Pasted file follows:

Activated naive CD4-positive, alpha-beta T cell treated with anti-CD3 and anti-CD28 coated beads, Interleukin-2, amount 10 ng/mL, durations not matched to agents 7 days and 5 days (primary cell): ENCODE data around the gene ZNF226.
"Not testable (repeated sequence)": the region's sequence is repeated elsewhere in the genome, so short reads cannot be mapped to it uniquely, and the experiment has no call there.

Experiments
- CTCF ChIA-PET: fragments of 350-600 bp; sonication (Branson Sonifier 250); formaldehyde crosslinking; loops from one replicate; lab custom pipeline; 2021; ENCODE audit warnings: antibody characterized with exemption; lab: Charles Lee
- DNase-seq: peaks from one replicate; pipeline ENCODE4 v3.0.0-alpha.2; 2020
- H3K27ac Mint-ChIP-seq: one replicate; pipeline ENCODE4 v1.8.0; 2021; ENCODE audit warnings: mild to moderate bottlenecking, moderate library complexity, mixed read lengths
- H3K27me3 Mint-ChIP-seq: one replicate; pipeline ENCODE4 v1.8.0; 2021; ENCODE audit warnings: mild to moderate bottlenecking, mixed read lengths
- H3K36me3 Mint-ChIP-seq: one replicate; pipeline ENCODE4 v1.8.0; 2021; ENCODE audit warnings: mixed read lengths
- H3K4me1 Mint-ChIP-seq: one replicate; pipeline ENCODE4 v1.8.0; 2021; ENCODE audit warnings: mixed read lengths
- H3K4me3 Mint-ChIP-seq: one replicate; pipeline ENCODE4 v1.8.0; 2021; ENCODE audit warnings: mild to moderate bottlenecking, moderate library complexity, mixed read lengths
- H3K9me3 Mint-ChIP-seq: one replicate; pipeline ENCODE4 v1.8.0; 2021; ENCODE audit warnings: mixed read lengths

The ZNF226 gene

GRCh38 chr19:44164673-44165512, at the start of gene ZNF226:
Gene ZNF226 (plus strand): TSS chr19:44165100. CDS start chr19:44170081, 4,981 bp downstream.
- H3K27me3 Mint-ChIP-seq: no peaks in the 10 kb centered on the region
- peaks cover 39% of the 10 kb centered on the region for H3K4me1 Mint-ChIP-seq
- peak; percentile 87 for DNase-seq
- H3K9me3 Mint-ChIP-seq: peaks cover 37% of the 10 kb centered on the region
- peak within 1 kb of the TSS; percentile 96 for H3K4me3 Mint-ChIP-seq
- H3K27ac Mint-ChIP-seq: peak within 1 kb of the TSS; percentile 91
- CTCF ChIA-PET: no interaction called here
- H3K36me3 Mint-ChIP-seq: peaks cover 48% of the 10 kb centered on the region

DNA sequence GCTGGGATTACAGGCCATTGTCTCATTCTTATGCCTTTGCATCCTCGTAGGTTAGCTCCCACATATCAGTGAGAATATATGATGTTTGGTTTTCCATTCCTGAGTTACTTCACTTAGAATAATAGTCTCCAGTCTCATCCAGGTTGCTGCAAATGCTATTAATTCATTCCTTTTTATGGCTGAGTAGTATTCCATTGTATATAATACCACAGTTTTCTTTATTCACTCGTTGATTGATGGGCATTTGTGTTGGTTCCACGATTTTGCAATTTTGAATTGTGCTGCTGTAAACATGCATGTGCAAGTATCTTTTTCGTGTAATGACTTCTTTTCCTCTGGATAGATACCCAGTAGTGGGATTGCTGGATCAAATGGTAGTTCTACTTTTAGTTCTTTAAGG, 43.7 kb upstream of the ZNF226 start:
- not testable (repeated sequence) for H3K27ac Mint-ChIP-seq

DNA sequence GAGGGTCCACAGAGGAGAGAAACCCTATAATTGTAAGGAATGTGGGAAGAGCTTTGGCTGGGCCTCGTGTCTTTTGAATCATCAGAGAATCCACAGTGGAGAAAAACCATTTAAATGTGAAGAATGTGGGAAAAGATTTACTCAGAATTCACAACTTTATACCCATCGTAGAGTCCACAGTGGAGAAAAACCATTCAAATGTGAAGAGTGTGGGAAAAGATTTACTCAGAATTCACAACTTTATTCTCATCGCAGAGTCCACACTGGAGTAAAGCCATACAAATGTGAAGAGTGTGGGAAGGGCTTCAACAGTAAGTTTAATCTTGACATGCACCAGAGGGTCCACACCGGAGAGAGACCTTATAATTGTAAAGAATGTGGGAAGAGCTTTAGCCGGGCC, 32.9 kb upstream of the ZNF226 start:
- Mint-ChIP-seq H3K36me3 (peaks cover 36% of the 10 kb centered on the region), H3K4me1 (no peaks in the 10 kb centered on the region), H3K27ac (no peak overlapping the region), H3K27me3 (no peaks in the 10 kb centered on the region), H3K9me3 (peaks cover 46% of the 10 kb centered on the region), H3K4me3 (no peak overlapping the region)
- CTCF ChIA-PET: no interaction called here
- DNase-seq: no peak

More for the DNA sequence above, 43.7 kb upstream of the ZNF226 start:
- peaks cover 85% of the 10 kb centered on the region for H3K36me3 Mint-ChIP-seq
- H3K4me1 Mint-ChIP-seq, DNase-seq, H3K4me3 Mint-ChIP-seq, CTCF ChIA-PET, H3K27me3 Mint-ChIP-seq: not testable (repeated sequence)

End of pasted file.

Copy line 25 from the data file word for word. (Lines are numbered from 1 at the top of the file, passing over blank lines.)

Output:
DNA sequence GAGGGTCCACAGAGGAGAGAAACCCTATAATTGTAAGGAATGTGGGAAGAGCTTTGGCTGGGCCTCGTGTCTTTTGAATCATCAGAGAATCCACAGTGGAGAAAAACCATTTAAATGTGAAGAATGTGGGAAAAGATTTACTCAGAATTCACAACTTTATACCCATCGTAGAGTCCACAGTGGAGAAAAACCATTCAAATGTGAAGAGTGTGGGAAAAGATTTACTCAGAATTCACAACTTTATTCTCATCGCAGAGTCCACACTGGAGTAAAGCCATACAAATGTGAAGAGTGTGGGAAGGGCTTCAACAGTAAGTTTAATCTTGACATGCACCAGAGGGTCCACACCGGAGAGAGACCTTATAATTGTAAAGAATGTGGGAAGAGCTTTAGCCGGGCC, 32.9 kb upstream of the ZNF226 start: